Fig. 2
figure2

Distribution of the NP-likeness score for natural products and synthetic molecules

Fig. 3
figure3

Top 5 molecules tagged as natural products in public databases with negative NP-likeness score. From left to right: 2,4-dichlorobenzohydrazide, 1,2,4-trichlorobenzene, malonohydrazide, picric acid and pyridine-2,3-dihydrazide

Fig. 4
figure4

Top 10 fragments with highest frequency among synthetic molecules

Fig. 5
figure5

Top 10 fragments with higher frequency among natural products

Fig. 6
figure6

Examples of highly repeated in natural products fragments centered on an oxygen

Discussion

The described software suite is the update and improvement of the NP-likeness score published in 2012 by Jayaseelan et al. [2]. This previous version was available for download as a Jar executable and a Taverna workflow. We believe that our containerised update is easier to use for researchers not accustomed to Unix or Windows command-line.

The NP-likeness score can be also used to identify molecules mistakenly annotated as natural products in databases. Indeed, in Fig. 3 are shown the top 5 molecules annotated as NP with the lowest NP-likeness scores. Manual examination of these molecules shows that all of them are in reality synthetic and have been erroneously tagged as NP due to their direct interaction with living organisms (three of them are drugs, one is a bio-remediable toxin and one is a derivate from a natural product). Despite their presence in the training set, their non-natural product likeness was not affected. However, this point also shows that a more extensive curation of the NP dataset is needed. Therefore, NaPLeS’ NP-likeness database will be regularly updated and curated for better data quality.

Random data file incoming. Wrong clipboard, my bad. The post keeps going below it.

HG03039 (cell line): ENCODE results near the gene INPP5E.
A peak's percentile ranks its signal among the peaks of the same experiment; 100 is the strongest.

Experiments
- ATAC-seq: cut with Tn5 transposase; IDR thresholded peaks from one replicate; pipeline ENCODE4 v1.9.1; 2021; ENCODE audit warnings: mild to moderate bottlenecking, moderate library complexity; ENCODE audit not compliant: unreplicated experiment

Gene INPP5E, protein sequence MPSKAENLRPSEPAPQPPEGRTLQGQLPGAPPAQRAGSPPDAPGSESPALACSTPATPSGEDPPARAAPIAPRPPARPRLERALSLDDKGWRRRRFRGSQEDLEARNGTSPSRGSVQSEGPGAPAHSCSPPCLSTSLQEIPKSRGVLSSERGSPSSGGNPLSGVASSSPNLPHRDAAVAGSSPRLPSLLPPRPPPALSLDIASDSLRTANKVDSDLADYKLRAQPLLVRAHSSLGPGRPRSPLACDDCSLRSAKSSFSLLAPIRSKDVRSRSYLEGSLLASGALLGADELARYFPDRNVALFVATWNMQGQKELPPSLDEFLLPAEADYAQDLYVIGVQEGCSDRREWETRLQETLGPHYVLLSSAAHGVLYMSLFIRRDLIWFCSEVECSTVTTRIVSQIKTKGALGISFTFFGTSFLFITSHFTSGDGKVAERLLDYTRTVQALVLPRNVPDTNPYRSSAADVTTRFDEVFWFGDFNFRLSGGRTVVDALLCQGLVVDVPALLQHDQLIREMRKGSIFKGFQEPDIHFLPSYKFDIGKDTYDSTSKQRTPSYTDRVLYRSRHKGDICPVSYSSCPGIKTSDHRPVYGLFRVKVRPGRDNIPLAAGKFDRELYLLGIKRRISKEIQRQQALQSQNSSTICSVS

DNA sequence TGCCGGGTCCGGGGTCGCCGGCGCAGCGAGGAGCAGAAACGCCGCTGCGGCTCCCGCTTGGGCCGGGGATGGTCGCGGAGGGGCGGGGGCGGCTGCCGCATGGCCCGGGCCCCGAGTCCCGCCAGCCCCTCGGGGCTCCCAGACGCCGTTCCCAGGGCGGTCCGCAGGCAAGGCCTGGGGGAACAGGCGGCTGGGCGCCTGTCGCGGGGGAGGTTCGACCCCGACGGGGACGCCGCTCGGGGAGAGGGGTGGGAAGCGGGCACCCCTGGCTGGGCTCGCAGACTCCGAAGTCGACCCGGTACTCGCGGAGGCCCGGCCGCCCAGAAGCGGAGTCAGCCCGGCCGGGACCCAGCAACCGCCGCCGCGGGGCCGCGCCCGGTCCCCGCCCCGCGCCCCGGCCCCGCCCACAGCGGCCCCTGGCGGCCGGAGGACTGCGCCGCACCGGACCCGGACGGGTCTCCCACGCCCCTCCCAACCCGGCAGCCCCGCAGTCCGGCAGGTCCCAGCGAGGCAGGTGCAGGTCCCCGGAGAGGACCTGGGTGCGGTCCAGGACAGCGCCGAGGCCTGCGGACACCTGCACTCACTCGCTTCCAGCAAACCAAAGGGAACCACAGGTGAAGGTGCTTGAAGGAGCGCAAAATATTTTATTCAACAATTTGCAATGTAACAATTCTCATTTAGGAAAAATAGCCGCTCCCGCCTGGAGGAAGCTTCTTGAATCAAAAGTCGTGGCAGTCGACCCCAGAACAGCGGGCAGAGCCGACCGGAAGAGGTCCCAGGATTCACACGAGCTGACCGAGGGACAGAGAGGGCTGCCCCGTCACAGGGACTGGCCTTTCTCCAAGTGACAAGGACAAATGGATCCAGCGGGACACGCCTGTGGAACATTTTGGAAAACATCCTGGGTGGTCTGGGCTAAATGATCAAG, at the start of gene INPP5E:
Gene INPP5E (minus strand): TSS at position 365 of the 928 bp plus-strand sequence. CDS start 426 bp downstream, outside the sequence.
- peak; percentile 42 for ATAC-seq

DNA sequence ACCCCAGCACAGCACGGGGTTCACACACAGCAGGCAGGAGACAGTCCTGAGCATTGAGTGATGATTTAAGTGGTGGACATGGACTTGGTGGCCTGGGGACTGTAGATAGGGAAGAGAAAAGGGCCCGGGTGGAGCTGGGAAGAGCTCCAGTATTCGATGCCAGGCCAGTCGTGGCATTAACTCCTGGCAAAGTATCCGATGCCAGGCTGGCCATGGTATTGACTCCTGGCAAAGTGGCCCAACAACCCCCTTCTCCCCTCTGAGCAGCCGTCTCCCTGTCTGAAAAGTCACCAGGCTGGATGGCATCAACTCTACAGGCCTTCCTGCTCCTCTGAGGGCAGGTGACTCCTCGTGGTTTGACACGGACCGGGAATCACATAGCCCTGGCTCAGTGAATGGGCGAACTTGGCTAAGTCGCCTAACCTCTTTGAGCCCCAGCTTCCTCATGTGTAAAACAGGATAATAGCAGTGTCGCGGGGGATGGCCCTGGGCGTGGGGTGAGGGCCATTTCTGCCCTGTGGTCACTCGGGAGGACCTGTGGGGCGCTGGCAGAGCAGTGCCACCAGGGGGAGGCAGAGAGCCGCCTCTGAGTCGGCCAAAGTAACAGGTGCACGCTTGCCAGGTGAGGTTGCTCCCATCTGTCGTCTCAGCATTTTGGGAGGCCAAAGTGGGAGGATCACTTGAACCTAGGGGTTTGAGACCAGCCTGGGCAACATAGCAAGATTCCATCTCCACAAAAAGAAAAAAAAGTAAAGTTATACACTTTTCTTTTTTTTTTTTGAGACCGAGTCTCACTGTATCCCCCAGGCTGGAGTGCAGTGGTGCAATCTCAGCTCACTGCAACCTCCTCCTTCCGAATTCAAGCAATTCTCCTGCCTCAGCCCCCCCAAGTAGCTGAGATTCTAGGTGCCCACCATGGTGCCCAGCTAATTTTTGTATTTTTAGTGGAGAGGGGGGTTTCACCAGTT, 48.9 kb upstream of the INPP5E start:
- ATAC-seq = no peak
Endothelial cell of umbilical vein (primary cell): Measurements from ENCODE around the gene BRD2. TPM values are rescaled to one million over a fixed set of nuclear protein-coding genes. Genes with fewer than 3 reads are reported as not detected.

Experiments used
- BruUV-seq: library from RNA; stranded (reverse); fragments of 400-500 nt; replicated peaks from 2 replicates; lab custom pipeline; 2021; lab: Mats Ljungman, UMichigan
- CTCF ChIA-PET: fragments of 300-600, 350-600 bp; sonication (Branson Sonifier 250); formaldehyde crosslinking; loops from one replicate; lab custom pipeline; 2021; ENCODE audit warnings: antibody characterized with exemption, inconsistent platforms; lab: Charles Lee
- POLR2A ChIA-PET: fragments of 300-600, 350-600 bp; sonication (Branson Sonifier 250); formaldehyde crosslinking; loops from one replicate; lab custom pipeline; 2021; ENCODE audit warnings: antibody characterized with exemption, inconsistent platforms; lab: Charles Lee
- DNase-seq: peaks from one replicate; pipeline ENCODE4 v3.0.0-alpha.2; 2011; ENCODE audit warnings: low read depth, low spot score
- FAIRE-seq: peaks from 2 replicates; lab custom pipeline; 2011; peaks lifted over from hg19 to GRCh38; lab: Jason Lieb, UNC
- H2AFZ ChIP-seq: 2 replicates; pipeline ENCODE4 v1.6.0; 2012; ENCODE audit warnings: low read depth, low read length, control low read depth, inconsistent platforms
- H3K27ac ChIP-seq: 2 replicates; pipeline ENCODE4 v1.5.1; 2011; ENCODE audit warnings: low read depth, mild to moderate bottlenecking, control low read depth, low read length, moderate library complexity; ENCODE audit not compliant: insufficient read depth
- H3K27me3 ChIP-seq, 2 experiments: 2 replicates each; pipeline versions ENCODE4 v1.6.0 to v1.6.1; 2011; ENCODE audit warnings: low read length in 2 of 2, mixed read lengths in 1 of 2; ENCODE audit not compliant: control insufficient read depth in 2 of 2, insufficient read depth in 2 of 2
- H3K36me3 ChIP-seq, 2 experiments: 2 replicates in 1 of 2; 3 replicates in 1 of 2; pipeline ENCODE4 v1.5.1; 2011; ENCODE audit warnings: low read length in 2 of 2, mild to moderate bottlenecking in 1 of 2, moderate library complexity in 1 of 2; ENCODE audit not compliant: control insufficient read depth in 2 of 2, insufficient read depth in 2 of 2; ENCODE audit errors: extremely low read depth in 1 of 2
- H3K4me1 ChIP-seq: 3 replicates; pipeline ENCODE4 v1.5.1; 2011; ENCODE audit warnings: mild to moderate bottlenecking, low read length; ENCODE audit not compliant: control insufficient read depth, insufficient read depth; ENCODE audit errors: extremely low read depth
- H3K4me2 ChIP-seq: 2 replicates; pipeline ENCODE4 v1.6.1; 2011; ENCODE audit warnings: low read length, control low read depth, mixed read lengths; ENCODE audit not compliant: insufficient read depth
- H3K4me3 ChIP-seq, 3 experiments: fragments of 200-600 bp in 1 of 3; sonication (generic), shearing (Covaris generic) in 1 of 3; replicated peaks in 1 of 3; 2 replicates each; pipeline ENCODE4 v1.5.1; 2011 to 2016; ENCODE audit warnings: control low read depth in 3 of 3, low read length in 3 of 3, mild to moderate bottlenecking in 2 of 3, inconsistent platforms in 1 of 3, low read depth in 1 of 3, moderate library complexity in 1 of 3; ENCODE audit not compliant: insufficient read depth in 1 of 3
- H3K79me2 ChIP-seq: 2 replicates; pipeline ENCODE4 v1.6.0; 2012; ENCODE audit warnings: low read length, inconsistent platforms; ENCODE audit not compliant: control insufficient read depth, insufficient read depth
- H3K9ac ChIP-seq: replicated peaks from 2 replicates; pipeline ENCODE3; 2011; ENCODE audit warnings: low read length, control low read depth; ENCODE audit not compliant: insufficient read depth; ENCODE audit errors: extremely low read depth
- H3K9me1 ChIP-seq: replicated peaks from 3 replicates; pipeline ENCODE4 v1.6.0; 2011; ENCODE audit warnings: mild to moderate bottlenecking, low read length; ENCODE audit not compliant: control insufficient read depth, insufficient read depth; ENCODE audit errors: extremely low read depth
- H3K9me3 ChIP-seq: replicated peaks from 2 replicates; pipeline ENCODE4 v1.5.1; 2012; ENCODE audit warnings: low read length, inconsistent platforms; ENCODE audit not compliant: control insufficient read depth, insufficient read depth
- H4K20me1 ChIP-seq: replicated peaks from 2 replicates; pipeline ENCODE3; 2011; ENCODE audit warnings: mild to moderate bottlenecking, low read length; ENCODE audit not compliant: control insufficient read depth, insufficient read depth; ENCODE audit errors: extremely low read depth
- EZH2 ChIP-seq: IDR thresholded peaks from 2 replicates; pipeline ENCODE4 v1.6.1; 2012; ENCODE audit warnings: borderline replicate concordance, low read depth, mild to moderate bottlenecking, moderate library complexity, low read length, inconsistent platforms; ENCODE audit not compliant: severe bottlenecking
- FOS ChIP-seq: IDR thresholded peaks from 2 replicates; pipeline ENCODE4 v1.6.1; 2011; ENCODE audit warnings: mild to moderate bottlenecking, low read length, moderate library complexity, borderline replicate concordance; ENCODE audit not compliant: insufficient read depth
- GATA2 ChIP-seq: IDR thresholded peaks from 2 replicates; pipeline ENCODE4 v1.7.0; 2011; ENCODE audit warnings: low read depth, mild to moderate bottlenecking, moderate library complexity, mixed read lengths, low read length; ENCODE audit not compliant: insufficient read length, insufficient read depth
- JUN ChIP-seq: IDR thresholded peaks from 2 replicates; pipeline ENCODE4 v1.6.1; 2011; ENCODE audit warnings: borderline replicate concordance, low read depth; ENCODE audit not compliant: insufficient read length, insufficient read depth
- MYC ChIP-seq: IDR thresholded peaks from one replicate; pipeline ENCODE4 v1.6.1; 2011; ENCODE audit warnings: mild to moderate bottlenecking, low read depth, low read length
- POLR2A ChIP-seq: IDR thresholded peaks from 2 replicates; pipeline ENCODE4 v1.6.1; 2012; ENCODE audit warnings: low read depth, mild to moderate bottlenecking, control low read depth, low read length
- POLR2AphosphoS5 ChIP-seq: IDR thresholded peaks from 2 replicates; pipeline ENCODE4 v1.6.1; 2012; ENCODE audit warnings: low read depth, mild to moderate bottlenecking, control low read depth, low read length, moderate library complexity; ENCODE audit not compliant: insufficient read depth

NP-scout [21] is, to our knowledge the only other web application allowing to compute an estimation on how much a submitted compound is likely to be a natural product. The approach used in NP-scout is different, as it computes a probability of a molecule to be a NP based on its physico-chemical properties, Morgan2 fingerprints and MACCS keys. Similarly, to the NP-likeness scorer presented here, NP-scout is also trained on public data, and has a similar processing time per submitted molecule (from 3 to 20 s depending on the molecule size). The NP-likeness scorer accepts more file formats, its results are simpler to interpret and there are more output options. Both tools are consistent with reality and can be seen as complementary, however, NP-scout has a more complex approach, that is less straightforward to understand and to interpret.

Conclusions